Mastering the Merger Four critical decisions that make or break the deal
Mastering the Merger
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Mastering the Merger

Due diligence all too often becomes a "check-the-box" exercise, collecting reams of data but failing to tell executives what they need to know to decide whether to consummate the deal. The best deal makers zero in on the big questions - the ones that, once answered, will demonstrate whether or not there is a match between the target and the acquirer's investment thesis. What's critical in due diligence isn't how much you know; rather, it's determining what you don't know and should know, and then nailing down that information.

Unfortunately, that kind of disciplined due diligence is an exception. When Bain surveyed 250 executives involved in M&A, only 30 percent expressed satisfaction with the rigor of their due diligence process.

To determine which deals to close, build your due diligence process around three critical steps:

  1. Test the investment thesis. Concentrate on the big questions, and thoroughly answer them by building a proprietary, bottom-up view of the target and its markets.  
Bridgepoint Capital: Testing the investment thesis
Texas Pacific and Beringer: Measuring the target's stand-alone value
Royal Bank of Scotland and National Westminster Bank: Determining synergies
The Four C's Framework
Synergy valuation
  1. Determine the target's stand-alone value based on a rigorous understanding of cash flows. Your due diligence process must first establish a baseline-that is, your target's value under "business as usual" conditions. Most of the price you're paying should reflect the business as it is, not as it may be after you own it. And remember this: half of the executives Bain surveyed discovered their target acquisition had been dressed up for sale.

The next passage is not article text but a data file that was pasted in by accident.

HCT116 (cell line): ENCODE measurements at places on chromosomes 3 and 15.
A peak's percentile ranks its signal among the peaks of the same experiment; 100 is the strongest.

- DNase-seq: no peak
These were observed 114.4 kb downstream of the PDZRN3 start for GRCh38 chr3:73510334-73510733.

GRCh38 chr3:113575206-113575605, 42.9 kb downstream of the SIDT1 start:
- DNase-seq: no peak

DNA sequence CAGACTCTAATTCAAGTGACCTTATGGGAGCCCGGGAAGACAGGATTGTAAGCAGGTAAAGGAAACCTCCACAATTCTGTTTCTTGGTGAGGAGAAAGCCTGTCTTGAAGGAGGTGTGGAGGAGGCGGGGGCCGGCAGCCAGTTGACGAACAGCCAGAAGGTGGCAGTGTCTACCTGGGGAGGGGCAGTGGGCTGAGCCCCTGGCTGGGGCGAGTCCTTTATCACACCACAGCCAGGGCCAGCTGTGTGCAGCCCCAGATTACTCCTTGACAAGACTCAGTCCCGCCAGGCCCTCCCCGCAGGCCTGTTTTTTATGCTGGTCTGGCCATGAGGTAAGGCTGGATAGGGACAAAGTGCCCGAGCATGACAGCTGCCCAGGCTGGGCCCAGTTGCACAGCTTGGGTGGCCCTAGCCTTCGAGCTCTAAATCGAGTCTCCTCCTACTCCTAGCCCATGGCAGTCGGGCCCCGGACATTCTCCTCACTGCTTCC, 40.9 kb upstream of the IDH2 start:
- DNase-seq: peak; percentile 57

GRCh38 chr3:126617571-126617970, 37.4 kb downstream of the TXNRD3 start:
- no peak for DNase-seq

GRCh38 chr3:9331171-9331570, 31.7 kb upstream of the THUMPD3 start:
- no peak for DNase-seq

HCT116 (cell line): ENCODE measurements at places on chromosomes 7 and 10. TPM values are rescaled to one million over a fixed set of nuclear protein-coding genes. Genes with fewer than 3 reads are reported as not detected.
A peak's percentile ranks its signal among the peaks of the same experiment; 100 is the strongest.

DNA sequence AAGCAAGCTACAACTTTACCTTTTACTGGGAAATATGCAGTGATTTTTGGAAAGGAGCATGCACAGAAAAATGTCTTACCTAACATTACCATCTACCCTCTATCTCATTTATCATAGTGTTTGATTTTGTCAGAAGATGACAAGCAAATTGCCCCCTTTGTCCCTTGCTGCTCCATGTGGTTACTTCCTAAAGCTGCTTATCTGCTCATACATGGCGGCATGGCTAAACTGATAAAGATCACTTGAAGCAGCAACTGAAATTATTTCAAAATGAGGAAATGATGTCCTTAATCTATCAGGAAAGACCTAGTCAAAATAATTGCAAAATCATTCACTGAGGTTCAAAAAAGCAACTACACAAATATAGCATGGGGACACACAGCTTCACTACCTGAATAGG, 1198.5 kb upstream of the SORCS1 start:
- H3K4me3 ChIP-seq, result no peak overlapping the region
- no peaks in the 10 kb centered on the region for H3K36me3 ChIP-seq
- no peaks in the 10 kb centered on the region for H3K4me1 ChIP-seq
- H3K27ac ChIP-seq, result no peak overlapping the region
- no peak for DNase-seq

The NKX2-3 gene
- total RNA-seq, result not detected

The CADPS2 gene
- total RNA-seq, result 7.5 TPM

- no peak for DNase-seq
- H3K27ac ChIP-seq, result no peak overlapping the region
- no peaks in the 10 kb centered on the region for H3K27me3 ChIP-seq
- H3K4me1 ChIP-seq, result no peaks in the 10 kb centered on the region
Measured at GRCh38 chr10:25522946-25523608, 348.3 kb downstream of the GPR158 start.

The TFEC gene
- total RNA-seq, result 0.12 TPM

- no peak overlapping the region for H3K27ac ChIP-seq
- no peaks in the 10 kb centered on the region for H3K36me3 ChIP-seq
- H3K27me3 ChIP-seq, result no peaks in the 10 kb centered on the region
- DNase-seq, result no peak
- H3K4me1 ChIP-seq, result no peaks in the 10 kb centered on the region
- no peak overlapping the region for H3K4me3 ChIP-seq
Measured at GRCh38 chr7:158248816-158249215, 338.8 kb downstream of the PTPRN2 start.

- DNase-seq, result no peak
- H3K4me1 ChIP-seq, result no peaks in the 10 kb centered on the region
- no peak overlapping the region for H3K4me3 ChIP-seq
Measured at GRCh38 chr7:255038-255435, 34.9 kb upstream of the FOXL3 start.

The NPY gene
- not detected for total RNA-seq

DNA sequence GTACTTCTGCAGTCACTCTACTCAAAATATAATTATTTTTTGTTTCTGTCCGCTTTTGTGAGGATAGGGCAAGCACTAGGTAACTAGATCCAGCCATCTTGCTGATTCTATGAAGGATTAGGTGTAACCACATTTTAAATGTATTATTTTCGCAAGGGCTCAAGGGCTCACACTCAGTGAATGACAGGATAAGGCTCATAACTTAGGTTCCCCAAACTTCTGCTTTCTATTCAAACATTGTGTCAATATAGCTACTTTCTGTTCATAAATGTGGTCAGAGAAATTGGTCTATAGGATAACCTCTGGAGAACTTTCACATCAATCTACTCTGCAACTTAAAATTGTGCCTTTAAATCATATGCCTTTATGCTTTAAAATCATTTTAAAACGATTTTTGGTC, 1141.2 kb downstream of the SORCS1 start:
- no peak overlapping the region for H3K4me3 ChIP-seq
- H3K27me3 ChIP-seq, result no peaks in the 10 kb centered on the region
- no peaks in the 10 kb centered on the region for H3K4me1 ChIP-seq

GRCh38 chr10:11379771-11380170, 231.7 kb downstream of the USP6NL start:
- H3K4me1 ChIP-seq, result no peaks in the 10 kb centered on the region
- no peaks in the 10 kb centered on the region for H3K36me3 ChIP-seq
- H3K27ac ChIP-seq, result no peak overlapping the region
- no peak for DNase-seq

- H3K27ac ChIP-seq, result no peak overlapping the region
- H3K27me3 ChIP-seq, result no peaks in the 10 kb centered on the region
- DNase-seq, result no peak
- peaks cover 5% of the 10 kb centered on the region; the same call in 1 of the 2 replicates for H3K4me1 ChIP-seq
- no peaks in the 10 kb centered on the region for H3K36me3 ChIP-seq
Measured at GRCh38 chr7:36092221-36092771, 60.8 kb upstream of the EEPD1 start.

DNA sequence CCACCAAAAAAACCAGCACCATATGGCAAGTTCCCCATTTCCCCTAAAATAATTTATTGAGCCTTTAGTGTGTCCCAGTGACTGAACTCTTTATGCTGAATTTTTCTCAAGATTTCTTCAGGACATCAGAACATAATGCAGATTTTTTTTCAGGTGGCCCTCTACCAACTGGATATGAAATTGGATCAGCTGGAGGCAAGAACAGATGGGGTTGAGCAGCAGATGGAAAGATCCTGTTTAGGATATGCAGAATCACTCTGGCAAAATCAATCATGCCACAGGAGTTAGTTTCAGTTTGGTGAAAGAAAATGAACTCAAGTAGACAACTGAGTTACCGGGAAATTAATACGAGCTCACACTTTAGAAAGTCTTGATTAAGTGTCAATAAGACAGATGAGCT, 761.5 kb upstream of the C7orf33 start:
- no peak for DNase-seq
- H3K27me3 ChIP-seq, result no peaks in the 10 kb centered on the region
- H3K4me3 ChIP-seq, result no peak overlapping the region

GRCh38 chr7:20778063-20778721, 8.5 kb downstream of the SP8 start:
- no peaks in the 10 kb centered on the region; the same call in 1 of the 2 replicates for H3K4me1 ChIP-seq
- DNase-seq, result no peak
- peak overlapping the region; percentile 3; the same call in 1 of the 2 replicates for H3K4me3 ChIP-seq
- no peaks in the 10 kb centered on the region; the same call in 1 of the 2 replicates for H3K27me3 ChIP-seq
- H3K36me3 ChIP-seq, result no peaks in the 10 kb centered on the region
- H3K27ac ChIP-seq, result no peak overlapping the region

2. Measure the true value of synergies. According to Bain's M&A survey, two-thirds of acquiring executives said they had overestimated the synergies available from combining companies, and that this miscalculation had played an important role in a deal outcome that was ultimately disappointing. Begin by evaluating cost savings, move out to revenue synergies and account for the probability of success as well as the time required to achieve them. Assess negative synergies-such as interruptions to service, lost customers and employee turnover-and subtract them from your estimate.
Throughout the due diligence process, test what you're learning against predetermined "walk-away" criteria-criteria that indicate the acquisition does not make sense. If any of those tests leads to irreconcilable doubt, the next step is obvious: Walk away from the deal.




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